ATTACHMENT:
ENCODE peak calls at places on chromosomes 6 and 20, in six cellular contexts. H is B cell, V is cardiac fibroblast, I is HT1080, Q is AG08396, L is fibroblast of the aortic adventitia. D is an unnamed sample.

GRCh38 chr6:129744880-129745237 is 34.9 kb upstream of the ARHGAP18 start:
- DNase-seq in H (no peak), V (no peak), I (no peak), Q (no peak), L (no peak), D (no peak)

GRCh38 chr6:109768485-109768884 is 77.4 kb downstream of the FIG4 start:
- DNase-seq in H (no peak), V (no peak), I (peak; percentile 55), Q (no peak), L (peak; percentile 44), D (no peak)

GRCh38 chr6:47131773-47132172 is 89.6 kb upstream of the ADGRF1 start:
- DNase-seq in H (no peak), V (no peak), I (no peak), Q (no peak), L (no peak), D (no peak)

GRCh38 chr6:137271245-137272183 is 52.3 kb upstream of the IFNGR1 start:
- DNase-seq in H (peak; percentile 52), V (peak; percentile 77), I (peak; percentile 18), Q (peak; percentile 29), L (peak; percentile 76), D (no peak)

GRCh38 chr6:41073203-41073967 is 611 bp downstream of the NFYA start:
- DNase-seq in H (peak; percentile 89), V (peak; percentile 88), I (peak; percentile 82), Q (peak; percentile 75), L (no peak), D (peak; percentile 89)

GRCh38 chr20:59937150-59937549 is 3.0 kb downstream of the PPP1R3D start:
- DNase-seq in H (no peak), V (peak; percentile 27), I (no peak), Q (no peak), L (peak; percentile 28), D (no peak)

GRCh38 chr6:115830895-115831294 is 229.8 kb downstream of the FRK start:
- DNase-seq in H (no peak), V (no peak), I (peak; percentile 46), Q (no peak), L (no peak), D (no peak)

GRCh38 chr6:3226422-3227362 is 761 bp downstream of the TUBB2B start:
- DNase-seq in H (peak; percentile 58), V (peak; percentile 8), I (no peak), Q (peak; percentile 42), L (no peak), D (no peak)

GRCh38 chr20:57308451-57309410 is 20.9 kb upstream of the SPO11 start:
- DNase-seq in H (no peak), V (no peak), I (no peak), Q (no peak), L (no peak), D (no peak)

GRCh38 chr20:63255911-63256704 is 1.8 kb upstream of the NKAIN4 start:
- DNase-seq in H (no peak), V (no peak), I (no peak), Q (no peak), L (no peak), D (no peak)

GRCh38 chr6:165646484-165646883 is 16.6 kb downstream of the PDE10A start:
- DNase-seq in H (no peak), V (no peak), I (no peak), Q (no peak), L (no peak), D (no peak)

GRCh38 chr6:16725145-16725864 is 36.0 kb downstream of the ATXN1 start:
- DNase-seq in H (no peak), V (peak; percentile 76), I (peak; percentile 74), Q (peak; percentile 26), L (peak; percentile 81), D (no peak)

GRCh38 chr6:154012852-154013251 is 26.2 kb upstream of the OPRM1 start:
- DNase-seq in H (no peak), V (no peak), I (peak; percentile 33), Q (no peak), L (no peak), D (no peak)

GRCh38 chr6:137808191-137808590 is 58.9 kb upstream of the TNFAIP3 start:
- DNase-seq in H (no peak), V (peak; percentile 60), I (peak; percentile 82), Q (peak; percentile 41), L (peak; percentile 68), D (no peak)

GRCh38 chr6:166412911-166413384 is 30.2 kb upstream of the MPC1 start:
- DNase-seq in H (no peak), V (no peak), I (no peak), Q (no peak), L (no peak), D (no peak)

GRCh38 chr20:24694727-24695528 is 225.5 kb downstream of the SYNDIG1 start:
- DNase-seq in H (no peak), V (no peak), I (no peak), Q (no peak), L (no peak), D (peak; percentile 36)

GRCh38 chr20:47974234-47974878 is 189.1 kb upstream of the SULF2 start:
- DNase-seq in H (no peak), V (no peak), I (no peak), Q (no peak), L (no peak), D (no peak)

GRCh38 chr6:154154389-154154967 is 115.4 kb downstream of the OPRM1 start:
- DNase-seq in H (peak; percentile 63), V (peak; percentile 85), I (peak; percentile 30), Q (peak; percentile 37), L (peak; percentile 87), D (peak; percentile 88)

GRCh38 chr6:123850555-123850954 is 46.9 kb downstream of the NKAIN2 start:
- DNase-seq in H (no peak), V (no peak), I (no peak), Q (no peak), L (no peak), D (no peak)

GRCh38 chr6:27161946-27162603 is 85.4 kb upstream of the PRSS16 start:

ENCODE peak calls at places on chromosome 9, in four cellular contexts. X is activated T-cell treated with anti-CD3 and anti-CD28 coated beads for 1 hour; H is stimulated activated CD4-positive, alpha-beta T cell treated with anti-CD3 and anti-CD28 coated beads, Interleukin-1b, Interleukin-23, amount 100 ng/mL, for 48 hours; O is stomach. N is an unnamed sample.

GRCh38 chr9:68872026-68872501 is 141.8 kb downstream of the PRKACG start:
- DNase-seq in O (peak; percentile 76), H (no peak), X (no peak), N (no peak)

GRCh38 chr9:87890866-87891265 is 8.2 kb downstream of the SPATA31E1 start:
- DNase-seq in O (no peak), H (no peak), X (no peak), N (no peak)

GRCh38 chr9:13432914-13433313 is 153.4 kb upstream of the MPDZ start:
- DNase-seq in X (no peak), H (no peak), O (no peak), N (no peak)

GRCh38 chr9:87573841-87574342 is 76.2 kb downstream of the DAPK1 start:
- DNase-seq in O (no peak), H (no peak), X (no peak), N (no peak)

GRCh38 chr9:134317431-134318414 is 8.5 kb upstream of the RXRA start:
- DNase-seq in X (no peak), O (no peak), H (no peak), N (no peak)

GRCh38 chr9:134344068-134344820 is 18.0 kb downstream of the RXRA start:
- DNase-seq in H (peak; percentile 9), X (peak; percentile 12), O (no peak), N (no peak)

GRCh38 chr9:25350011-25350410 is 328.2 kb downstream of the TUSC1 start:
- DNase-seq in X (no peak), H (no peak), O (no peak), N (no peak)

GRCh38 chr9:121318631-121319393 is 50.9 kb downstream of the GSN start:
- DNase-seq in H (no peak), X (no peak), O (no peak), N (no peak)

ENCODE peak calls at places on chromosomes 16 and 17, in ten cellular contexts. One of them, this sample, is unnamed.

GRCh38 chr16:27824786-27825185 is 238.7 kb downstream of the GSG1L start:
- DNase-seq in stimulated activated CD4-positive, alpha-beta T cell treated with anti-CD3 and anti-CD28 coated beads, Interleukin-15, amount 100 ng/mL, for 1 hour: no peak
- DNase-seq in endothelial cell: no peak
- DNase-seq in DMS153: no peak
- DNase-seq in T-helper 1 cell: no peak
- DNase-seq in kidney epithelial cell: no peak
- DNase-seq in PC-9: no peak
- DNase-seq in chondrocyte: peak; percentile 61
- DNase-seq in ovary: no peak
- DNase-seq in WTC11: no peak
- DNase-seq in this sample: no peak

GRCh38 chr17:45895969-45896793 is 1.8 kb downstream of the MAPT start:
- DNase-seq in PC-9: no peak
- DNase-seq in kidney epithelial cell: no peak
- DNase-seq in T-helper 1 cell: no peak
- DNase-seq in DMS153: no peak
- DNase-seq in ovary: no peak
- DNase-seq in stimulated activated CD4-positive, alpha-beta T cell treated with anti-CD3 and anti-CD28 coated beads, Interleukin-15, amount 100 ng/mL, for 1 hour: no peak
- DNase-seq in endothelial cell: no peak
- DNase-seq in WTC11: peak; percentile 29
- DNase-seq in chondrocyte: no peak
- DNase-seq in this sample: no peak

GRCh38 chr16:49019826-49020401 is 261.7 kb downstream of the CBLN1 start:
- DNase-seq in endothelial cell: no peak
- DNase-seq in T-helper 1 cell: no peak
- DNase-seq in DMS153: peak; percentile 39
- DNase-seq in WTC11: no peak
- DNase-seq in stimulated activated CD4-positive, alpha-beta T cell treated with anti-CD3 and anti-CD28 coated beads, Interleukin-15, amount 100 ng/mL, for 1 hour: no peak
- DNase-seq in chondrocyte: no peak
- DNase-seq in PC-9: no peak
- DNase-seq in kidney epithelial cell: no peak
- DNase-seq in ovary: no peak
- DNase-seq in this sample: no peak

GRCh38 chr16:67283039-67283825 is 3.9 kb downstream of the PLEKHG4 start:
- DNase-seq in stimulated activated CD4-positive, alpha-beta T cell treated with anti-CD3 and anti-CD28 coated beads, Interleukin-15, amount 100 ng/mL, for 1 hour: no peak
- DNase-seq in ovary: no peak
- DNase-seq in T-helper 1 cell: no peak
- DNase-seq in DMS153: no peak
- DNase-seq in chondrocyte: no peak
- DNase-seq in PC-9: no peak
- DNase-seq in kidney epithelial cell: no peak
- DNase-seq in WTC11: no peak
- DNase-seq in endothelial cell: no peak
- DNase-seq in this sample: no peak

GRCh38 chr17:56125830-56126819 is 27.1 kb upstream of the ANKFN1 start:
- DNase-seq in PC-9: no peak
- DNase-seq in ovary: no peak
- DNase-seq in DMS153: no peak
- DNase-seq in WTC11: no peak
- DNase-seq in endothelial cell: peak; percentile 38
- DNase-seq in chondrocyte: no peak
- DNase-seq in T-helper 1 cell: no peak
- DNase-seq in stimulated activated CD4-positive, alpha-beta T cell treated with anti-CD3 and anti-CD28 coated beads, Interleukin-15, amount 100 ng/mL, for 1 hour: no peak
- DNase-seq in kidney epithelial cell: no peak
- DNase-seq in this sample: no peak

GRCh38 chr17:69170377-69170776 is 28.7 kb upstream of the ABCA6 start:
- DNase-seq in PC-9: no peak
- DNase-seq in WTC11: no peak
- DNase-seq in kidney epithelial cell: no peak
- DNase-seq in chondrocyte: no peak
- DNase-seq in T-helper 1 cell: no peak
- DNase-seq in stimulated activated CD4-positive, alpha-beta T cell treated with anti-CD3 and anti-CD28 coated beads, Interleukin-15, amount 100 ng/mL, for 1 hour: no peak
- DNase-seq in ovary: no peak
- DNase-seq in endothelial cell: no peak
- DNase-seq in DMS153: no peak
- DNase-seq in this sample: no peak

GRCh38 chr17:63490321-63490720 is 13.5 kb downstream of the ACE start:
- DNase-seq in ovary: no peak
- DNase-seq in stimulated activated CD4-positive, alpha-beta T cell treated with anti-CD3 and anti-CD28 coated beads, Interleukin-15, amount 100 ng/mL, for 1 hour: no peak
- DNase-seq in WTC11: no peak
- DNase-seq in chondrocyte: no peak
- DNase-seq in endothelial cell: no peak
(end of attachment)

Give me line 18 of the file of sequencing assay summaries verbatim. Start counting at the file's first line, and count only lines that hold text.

GRCh38 chr20:57308451-57309410 is 20.9 kb upstream of the SPO11 start: